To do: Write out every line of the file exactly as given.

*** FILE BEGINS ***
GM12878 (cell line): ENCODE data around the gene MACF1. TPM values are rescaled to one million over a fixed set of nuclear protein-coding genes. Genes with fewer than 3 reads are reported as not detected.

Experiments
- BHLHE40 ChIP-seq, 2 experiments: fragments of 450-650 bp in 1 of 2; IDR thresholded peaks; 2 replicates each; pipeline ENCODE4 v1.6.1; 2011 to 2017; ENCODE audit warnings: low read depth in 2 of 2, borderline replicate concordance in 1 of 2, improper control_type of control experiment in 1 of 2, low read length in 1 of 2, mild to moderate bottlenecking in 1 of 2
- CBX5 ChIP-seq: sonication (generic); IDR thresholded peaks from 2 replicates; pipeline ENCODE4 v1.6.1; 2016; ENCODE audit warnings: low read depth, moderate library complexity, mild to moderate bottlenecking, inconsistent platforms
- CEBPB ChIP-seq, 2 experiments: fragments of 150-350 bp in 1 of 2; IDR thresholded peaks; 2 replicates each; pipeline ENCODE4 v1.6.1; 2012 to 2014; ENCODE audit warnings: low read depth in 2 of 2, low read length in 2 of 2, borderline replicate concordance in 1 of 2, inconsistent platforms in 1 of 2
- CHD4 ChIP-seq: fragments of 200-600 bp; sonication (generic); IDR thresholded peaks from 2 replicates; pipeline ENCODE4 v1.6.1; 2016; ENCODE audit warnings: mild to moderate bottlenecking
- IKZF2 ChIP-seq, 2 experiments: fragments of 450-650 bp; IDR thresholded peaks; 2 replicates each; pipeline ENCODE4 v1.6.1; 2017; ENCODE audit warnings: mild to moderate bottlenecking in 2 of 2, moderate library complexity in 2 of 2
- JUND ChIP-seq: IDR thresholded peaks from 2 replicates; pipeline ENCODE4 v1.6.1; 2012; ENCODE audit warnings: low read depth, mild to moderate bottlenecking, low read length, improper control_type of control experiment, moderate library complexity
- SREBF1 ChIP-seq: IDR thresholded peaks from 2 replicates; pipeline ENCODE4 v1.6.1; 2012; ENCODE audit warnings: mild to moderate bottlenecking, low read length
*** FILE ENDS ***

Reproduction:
GM12878 (cell line): ENCODE data around the gene MACF1. TPM values are rescaled to one million over a fixed set of nuclear protein-coding genes. Genes with fewer than 3 reads are reported as not detected.

Experiments
- BHLHE40 ChIP-seq, 2 experiments: fragments of 450-650 bp in 1 of 2; IDR thresholded peaks; 2 replicates each; pipeline ENCODE4 v1.6.1; 2011 to 2017; ENCODE audit warnings: low read depth in 2 of 2, borderline replicate concordance in 1 of 2, improper control_type of control experiment in 1 of 2, low read length in 1 of 2, mild to moderate bottlenecking in 1 of 2
- CBX5 ChIP-seq: sonication (generic); IDR thresholded peaks from 2 replicates; pipeline ENCODE4 v1.6.1; 2016; ENCODE audit warnings: low read depth, moderate library complexity, mild to moderate bottlenecking, inconsistent platforms
- CEBPB ChIP-seq, 2 experiments: fragments of 150-350 bp in 1 of 2; IDR thresholded peaks; 2 replicates each; pipeline ENCODE4 v1.6.1; 2012 to 2014; ENCODE audit warnings: low read depth in 2 of 2, low read length in 2 of 2, borderline replicate concordance in 1 of 2, inconsistent platforms in 1 of 2
- CHD4 ChIP-seq: fragments of 200-600 bp; sonication (generic); IDR thresholded peaks from 2 replicates; pipeline ENCODE4 v1.6.1; 2016; ENCODE audit warnings: mild to moderate bottlenecking
- IKZF2 ChIP-seq, 2 experiments: fragments of 450-650 bp; IDR thresholded peaks; 2 replicates each; pipeline ENCODE4 v1.6.1; 2017; ENCODE audit warnings: mild to moderate bottlenecking in 2 of 2, moderate library complexity in 2 of 2
- JUND ChIP-seq: IDR thresholded peaks from 2 replicates; pipeline ENCODE4 v1.6.1; 2012; ENCODE audit warnings: low read depth, mild to moderate bottlenecking, low read length, improper control_type of control experiment, moderate library complexity
- SREBF1 ChIP-seq: IDR thresholded peaks from 2 replicates; pipeline ENCODE4 v1.6.1; 2012; ENCODE audit warnings: mild to moderate bottlenecking, low read length